Consider, too, that the baby boom problem – the fact that there will be fewer young people paying taxes to support social services like Medicare for the ageing baby boom generation – is no new revelation. That’s why the Omnibus Budget Reconciliation Act of 1993 established the Medicaid estate recovery rule. However, since recognizing the program’s unsustainability, federal and state governments have done almost nothing to reform the program, fixing the structural problems that make it unsustainable. This was Cohen’s larger point: the government has created an ethical dilemma, and refused to resolve it. The best any individual can do is get out of it by protecting themselves and continuing to care for their loved ones. Make no mistake: estate recovery is no “reform.” It is a trap: it merely seizes assets from decedents and their would-be beneficiaries, people who already paid taxes to support Medicaid.
Legal tools to protect your assets
Simply giving away your assets to qualify for Medicaid is probably not a good idea. If you give away too much, you will face gift taxes, losing money needlessly. Giving away your assets also relinquishes control totally, and could leave you vulnerable. You have other options.
Living trusts and life estate deeds are useful for Medicaid planning, planning for second marriages, and planning for incapacitation. They are also means of keeping certain assets out of probate (the process by which a will is “proved” in court).
Life Estate Deeds
Life estates are like a delayed form of gifting. One party with property transfers part of that property to another party by limiting the first party’s interest in a property to the term of that person’s life. The original owner (usually a parent) still “owns” or retains interest in the gifted property, but Medicaid will not count it against eligibility.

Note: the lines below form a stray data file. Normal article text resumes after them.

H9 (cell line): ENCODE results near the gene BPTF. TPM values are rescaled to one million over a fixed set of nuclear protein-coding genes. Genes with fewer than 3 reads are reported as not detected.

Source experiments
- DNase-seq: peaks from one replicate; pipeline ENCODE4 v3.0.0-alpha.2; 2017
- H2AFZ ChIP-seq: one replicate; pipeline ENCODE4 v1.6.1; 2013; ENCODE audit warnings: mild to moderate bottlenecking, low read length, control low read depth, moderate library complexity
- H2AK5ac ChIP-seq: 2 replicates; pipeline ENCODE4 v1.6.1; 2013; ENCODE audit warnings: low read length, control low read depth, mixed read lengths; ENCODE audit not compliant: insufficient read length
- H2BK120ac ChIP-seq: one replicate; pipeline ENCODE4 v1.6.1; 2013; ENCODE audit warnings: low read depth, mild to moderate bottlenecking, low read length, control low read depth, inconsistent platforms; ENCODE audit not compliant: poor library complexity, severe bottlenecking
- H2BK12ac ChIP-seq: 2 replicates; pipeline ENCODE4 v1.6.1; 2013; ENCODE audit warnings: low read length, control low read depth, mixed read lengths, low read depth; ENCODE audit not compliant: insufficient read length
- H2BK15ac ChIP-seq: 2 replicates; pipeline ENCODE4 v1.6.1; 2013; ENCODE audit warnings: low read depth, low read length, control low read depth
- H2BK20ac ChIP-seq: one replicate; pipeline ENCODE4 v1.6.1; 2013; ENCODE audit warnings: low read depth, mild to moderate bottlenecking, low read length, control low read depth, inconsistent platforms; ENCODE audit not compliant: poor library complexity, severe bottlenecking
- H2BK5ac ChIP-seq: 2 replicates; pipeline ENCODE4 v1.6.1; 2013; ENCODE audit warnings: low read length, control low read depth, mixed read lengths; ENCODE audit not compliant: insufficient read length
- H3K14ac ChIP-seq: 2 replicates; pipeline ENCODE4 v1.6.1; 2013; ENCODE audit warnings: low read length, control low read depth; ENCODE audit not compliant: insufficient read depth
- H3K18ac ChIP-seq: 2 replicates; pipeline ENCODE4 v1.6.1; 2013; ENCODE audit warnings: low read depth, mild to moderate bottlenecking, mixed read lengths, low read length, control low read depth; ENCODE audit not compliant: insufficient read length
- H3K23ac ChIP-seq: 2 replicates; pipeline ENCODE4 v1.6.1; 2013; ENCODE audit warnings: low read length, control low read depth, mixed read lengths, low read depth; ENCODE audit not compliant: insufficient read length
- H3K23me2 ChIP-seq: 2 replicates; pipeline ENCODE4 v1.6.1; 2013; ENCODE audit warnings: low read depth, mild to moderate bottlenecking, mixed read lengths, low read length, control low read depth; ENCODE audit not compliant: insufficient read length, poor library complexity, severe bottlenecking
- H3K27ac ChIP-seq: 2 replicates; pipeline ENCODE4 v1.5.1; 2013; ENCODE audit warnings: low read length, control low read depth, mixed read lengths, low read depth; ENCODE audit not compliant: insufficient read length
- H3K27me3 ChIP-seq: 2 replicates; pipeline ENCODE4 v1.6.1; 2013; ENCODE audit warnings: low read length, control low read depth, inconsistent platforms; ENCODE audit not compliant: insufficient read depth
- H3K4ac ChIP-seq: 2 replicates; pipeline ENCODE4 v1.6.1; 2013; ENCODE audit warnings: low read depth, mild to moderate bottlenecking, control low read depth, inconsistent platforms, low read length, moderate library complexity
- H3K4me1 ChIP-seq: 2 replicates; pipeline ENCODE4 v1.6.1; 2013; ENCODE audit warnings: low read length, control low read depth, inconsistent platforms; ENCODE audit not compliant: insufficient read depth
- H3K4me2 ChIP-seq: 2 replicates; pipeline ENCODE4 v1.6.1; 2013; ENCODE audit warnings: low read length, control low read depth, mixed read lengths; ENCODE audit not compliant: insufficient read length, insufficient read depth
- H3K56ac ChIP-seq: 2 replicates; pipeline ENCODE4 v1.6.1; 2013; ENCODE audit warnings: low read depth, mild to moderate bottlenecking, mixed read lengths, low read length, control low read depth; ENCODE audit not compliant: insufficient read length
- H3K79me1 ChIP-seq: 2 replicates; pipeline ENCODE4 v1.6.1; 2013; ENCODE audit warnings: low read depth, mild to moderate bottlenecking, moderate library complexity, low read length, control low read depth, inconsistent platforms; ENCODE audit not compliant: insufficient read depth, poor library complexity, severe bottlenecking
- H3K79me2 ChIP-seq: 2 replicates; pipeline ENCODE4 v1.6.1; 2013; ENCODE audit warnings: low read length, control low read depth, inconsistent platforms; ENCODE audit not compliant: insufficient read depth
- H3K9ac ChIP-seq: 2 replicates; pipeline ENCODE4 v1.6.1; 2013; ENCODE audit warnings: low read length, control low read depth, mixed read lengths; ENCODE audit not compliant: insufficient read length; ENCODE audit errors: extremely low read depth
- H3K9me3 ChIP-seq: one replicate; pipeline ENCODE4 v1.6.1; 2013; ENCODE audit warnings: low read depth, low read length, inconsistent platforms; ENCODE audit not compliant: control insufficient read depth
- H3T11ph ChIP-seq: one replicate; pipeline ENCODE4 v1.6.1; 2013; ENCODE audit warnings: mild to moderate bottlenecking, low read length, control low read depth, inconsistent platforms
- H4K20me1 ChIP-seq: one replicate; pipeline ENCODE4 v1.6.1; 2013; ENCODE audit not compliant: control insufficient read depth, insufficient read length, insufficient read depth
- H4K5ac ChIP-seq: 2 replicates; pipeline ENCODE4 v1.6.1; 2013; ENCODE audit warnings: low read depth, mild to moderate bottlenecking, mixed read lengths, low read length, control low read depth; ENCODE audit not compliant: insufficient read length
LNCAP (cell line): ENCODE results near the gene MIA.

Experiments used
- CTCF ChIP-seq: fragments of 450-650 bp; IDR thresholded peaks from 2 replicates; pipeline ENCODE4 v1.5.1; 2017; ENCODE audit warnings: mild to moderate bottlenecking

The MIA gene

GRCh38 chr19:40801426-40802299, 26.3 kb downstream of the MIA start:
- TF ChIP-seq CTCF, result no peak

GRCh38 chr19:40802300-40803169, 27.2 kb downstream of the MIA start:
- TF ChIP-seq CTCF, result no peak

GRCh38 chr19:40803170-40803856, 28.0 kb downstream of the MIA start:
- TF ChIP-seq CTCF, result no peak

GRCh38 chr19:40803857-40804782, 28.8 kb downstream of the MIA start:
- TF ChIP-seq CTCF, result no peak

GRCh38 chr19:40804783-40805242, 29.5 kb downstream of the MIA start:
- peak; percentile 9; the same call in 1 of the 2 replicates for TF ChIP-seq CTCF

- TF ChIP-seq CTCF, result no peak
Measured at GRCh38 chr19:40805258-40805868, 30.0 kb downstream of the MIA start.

One advantage of a life estate deed is that they are simple and inexpensive to set up. However, once established, the giver or life estate holder (if not the giver) is not able to sell property in a life estate – the receivers (or “remainders”) must consent to any sale. Assets in a life estate will not be part of a decedent’s probate estate, but will be part of the decedent’s taxable estate, and subject to estate taxes upon death, depending on their value.
Inter vivos trusts, or living trusts are legal agreements that allow individuals to designate certain assets to named beneficiaries, but to maintain control of those assets until death. These can be revocable or irrevocable. The individual who creates the trust, known as the grantor, names a person to serve as a successor trustee to follow the trust’s terms after the grantor dies. While alive, however, the grantor may serve as a trustee and control the assets even though they belong to the trust.